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Cavuto on Business

Former Gitmo detainee returns to battlefield

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President's Plan to Close Gitmo in Focus as Released Detainee Returns to Battlefield

Charles Payne: Yeah, it's a big one. We're talking of releasing them to go on to be commanders and spokesperson and poster men. Yeah, president Obama is talking about closing it. I get a better suggestion. Let's make it bigger and make it a lot larger and adding people that want to leave the country and fight over seas for ISIS. No, you get on the plane at the airport, guess what you're going to land? In Cuba.

Charlie Gasparino: I would say this, there's a political reason behind president Obama looking to close it. There was no logical brief. Yeah, the notion of closing it and president Obama has been nice and been nicer to the world to the Middle Eastern countries than to other presidents before. They want a lot of these.

Dagen McDowell: Closing this or moving the detainees to U.S. soil is not going to happen because of the cost of it. President Obama pushed back because it's going to cost $600 million to build a facility here. By the way you have to get past legislation that was passed that the president signed that prohibits the president. He says that he has a way around it but prohibits the closing of the facility here.

Ben Stein: Well, they have the signing statement and they have all kinds of ways around the legislation and congress. Then there's litigation about it. I want to go back to what he said. I don't see the rational of closing it. What is the advantage of closing it? There's no logical answer to it.

Julie Roginsky: Well, you're right. It's a tune of five to one Bush to Obama of how many were released and went back to the battlefield. I never understood if we can try terrorists and we have and others in federal court hearing in the United States and sentence them to a super maximum and maybe has escaped from, there's plenty of room. Yeah, why not be able to put it where they're completely isolated for 23 and a half hour a day. They're not radicalizing anybody.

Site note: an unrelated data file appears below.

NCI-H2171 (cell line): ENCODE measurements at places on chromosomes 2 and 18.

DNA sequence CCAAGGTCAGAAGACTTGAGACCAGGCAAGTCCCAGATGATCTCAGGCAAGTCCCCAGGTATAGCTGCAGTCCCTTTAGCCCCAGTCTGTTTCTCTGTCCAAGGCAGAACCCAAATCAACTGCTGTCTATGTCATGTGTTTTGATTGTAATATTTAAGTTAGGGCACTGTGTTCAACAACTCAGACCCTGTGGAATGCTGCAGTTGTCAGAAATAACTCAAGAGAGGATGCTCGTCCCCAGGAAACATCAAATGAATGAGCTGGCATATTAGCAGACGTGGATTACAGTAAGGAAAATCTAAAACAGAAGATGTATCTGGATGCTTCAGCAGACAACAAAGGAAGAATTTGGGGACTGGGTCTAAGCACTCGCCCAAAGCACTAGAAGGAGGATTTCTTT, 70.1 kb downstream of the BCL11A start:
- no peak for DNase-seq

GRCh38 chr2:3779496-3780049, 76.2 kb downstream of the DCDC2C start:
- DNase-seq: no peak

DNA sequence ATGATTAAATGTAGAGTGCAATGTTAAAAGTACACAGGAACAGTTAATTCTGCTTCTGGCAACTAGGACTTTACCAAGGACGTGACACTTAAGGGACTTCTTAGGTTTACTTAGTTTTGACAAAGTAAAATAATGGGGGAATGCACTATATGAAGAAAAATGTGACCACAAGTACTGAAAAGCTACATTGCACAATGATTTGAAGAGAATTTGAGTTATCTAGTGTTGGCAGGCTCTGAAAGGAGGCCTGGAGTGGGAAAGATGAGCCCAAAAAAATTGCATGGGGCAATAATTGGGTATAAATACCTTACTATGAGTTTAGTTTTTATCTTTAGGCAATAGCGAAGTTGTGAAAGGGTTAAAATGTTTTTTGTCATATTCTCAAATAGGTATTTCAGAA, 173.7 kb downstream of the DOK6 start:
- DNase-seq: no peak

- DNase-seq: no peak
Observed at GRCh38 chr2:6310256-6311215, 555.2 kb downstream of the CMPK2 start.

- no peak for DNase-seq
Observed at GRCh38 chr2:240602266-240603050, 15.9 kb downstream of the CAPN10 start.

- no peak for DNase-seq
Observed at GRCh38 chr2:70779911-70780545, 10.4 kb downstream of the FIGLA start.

If Donald Trump Runs as an Independent Would You Still Vote for Him?

Charlie Gasparino: They're already nervous. A Wall Street CEO on the Republican side emailed me franticly earlier in the week about Donald's surge, he might win. They do not like it. They want an establishment. Someone that they can bribe.

Dagen McDowell: Yeah, it is. You have talked about does he have enough money and how much is he worth? $10 billion. Does he have enough money to run without the back financial backing of someone else? Recent history shows it doesn’t go well if you run as an independent. In the '92 election Perot got 19 percent of the vote.

Charles Payne: Well, if he does what he says, and up ends Wall Street and then there's $100 billion and there's a lot of money from the corporation and a lot of billionaires in the country and here is the problem. If it's not Trump then it's another Republican singing from the same hymn sheet, and all of these guys have seen him and then it's in establishment.

Ben Stein: He brings in more, or does he bring them in. I think that he is incredible, and I think he is the most important political figure of my lifetime since George Wallace and then to the fact that the white working class voter was really PO'd and he was winning the primaries like crazy.

Julie Roginsky: The numbers of the delegates and the votes that you need to win are increasingly getting more complicated. This is the fact because they're not in the favor. My point is this. You have Mitt winning the votes and then the next one has to win 40 percent in order to win.

Fiorina: Fed Won't Raise Rates Until After Election

Dagen McDowell: I think she's wrong, and if you heard Ben Stein's comment, after the election, that's a long time. Yellin is worried about their reputation, they have made the bed they now have to crawl into, and that is raising interest rates at least once before the start of the next year. If they don't next week, and we have seen markets tumble over the past week, if they don't, it's going to be a downward spiral.

Julie Roginsky: I don't think now is the time to raise rates, but it's not a political point, it's an economic point.

Charlie Gasparino: Unfortunately, the Fed is in a box, this is not the right time to be raising rates. They should have done it a year ago. If she does not raise rates, the market is going to go down 300 points on the notion that we're headed for a recession.

Charles Payne: If she doesn't move it would be interpreted as political. But she should raise them.

Ben Stein: It is impossible for them to raise the rates, only mad men and mad women. They're always based on politics. Any voter will say it plays a large part in politics, yes.

Stock Picks

Charles: Whole Foods Market (WFM)

Ben: (SPY) SPDR